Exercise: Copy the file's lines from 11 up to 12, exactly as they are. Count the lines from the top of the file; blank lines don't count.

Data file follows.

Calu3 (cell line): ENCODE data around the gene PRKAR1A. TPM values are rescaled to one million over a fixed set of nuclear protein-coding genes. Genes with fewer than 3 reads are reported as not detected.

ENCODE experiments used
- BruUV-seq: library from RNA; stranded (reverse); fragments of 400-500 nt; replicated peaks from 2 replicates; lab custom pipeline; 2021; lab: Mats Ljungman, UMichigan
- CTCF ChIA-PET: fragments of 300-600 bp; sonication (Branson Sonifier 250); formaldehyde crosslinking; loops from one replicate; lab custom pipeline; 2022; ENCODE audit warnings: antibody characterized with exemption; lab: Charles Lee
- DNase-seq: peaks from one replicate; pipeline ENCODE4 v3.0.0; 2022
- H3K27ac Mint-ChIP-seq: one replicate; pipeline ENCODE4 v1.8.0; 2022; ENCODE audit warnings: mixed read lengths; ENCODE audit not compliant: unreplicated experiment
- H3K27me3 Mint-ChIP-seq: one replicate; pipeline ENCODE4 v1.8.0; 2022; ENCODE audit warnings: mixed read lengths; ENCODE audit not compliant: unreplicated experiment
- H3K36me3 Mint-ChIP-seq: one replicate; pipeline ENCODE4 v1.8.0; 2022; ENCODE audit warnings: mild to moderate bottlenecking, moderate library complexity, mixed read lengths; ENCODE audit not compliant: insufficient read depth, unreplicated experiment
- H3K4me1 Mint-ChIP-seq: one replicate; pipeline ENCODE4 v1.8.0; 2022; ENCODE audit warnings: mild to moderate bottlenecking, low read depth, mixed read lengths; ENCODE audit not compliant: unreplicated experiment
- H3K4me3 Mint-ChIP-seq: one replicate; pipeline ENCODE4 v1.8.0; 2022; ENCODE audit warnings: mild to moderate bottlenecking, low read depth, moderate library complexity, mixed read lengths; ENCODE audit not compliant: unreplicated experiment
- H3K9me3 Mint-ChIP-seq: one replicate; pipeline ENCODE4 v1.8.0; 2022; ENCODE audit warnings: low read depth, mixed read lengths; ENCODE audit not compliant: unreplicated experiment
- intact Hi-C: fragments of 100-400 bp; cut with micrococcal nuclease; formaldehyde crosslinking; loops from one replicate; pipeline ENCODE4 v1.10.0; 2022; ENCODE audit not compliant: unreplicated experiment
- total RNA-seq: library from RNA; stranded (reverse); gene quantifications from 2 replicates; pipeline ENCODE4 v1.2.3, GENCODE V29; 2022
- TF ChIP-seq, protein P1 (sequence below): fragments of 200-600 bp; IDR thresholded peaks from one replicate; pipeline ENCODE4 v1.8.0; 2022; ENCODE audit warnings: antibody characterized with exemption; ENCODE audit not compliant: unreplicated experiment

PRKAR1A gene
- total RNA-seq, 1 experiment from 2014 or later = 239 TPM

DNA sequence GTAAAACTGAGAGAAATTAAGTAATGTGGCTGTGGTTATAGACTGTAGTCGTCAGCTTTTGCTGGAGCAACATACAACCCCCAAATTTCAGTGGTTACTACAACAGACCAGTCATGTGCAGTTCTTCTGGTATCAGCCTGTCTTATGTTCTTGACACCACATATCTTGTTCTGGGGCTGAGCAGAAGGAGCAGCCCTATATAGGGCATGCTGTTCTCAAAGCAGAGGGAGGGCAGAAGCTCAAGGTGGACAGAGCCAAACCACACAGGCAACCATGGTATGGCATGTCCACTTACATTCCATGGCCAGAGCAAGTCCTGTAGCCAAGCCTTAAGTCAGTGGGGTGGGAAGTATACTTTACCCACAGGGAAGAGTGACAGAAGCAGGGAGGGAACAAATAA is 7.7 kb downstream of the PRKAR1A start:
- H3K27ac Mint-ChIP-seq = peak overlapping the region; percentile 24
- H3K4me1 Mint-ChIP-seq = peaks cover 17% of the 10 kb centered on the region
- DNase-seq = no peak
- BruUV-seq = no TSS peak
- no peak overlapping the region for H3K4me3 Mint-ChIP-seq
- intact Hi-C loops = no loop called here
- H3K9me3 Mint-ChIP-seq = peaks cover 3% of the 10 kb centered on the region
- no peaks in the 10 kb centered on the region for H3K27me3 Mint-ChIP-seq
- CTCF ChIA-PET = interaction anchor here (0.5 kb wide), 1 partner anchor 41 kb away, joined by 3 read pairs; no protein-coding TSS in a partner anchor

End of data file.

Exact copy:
- H3K9me3 Mint-ChIP-seq: one replicate; pipeline ENCODE4 v1.8.0; 2022; ENCODE audit warnings: low read depth, mixed read lengths; ENCODE audit not compliant: unreplicated experiment
- intact Hi-C: fragments of 100-400 bp; cut with micrococcal nuclease; formaldehyde crosslinking; loops from one replicate; pipeline ENCODE4 v1.10.0; 2022; ENCODE audit not compliant: unreplicated experiment